Monday 30th November
Paul, a prisoner of Christ Jesus, and Timothy our brother, To Philemon our dear friend and co-worker, to Apphia our sister, to Archippus our fellow-soldier, and to the church in your house: Grace to you and peace from God our Father and the Lord Jesus Christ.
When I remember you in my prayers, I always thank my God because I hear of your love for all the saints and your faith towards the Lord Jesus. I pray that the sharing of your faith may become effective when you perceive all the good that we may do for Christ. I have indeed received much joy and encouragement from your love, because the hearts of the saints have been refreshed through you, my brother.
For this reason, though I am bold enough in Christ to command you to do your duty, yet I would rather appeal to you on the basis of love—and I, Paul, do this as an old man, and now also as a prisoner of Christ Jesus. I am appealing to you for my child, Onesimus, whose father I have become during my imprisonment. Formerly he was useless to you, but now he is indeed useful both to you and to me. I am sending him, that is, my own heart, back to you. I wanted to keep him with me, so that he might be of service to me in your place during my imprisonment for the gospel; but I preferred to do nothing without your consent, in order that your good deed might be voluntary and not something forced. Perhaps this is the reason he was separated from you for a while, so that you might have him back for ever, no longer as a slave but as more than a slave, a beloved brother—especially to me but how much more to you, both in the flesh and in the Lord.
So if you consider me your partner, welcome him as you would welcome me. If he has wronged you in any way, or owes you anything, charge that to my account. I, Paul, am writing this with my own hand: I will repay it. I say nothing about your owing me even your own self. Yes, brother, let me have this benefit from you in the Lord! Refresh my heart in Christ. Confident of your obedience, I am writing to you, knowing that you will do even more than I say.
One thing more—prepare a guest room for me, for I am hoping through your prayers to be restored to you.
Epaphras, my fellow-prisoner in Christ Jesus, sends greetings to you, and so do Mark, Aristarchus, Demas, and Luke, my fellow-workers. The grace of the Lord Jesus Christ be with your spirit.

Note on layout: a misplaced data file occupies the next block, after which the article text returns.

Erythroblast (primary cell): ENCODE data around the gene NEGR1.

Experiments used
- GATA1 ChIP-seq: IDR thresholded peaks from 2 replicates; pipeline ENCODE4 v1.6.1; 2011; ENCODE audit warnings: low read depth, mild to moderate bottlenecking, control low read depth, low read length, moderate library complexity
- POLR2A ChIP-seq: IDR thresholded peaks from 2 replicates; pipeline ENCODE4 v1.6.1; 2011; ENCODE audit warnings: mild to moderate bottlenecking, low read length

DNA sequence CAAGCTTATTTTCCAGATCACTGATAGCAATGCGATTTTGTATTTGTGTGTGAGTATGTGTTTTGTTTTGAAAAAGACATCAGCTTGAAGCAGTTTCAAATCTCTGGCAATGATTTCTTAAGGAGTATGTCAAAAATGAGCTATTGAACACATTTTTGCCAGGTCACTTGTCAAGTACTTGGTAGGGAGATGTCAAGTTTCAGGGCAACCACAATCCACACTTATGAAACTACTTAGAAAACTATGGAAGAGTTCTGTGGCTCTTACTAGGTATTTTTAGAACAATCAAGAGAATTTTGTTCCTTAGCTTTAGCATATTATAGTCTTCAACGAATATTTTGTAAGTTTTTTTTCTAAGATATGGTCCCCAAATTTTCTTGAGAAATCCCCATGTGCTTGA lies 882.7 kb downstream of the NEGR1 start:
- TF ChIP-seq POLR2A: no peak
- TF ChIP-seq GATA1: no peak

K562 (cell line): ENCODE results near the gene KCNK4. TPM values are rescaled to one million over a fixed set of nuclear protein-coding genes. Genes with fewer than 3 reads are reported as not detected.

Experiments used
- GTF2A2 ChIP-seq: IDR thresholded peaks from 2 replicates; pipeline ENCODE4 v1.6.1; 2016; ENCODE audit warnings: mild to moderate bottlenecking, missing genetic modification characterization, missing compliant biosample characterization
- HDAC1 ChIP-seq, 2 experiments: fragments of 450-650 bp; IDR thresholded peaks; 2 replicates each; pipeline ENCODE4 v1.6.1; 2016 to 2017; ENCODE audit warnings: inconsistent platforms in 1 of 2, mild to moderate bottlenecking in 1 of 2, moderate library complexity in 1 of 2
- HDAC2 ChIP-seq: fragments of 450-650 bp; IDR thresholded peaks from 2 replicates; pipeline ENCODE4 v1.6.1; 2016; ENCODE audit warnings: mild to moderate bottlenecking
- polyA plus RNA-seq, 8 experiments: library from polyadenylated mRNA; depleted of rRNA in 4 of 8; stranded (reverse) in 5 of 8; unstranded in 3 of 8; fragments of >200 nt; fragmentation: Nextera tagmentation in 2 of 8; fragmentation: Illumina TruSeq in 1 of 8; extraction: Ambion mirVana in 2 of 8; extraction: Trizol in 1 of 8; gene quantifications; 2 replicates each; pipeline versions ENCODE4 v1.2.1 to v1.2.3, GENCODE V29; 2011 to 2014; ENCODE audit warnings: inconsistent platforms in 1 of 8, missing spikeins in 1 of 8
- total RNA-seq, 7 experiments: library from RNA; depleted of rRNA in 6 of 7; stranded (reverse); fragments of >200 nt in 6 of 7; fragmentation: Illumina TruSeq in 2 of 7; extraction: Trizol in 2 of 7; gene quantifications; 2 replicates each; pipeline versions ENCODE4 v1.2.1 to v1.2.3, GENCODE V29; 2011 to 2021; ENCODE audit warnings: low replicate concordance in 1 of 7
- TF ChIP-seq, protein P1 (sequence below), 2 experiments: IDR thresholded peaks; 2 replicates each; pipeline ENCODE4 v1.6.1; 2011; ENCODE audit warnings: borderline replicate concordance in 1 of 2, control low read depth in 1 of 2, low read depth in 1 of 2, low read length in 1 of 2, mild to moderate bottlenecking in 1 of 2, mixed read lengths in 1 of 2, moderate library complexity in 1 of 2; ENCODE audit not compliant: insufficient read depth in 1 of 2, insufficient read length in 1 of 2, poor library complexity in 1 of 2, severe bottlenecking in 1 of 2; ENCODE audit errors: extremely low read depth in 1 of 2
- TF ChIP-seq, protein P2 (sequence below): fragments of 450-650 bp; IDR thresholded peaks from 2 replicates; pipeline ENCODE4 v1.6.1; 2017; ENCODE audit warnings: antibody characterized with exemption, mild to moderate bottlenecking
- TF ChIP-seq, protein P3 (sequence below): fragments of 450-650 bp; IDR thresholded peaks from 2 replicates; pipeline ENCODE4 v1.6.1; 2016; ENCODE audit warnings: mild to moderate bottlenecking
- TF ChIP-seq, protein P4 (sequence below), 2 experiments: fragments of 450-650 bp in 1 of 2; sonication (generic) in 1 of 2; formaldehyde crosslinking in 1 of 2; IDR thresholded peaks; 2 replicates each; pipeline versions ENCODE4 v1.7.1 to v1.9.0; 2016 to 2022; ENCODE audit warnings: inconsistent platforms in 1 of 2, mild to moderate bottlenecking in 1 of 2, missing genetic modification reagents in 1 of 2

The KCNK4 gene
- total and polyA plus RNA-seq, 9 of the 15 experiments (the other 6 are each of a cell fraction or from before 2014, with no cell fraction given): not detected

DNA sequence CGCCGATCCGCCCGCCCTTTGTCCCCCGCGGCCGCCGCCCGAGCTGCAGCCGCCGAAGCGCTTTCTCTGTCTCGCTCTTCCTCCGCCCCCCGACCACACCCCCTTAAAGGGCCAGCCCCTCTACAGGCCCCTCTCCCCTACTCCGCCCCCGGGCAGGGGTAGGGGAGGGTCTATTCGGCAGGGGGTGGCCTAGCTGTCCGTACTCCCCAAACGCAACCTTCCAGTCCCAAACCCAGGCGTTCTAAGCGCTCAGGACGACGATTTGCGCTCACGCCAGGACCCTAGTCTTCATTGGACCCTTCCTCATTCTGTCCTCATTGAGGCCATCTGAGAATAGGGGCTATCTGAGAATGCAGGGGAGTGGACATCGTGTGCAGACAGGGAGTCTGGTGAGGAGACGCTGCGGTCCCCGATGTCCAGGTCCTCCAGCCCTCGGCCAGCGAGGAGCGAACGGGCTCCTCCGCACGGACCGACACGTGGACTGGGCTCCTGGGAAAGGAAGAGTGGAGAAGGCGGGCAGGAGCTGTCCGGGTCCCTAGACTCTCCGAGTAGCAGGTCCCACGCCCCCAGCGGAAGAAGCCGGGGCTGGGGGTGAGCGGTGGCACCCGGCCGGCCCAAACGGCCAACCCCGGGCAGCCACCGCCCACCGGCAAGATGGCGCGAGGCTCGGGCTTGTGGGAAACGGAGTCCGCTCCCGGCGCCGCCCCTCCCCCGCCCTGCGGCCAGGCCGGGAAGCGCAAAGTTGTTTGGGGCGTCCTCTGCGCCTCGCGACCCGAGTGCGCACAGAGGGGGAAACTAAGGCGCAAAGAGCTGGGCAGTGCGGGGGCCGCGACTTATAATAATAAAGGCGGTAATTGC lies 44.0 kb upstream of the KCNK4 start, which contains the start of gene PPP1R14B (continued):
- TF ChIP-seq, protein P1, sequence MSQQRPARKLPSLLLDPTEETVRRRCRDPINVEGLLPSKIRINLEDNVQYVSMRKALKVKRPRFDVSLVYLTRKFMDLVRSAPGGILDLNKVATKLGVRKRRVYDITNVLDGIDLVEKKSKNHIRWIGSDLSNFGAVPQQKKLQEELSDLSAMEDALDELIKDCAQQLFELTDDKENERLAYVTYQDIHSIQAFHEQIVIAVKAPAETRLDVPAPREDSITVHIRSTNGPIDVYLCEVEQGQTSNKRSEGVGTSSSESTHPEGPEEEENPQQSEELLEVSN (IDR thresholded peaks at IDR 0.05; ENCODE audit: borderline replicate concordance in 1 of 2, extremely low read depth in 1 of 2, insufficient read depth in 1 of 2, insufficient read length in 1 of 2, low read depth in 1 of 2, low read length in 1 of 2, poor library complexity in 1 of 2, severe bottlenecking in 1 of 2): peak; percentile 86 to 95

If you’re like me you might be struggling to remember much about the letter to Philemon. Paul pleads for Philemon to accept the runaway slave Onesimus as a brother in Christ. I offer four suggestions on why this letter has something to say to us today:
- Christian ethics still matter. Both Paul and Onesimus were convinced that the right thing to do was for Onesimus to return. In their time and place this was the right way to do things, and it’s a challenge to us now to make sure we try to do the right thing.
- Courage is important. The letter to Philemon is a tremendous tribute to courage. Onesimus had no idea what his fate might be, but he went back anyway.
- Persuasion is better than power. This beautiful letter to Philemon is a masterful example of the art of gentle persuasion, rather than brute force. It’s a psychological masterpiece: Paul doesn’t wish to flex his apostolic muscle, but he does intend to nudge Philemon in the right direction.
- Take the long view. Paul isn’t interested in today or tomorrow, but in the long term, Onesimus’s long term welfare. We can so often find ourselves only seeing the short term, but God challenges us to look at the long term.
Those of us like Philemon might find ourselves challenged to make radical changes in or lives, while those of us like Onesimus might find ourselves challenged to go back and face our terrors, taking the risk that it might not turn out all right. There may be a bit of Philemon and Onesimus in most of us: it isn’t easy to apologise or to forgive, nor to face our own fears; but God enabled a damaged relationship to be restored. Following is tough – just like crucifixion – but the rewards are eternal – just like resurrection.
Good morning God.
Please give us strength:
strength to hold on,
and strength to let go. Amen.
Author: David Wiggs
I am the webmaster for Purley United Reformed Church and have been involved with the church since my late teens. I work in Croydon and live in Caterham.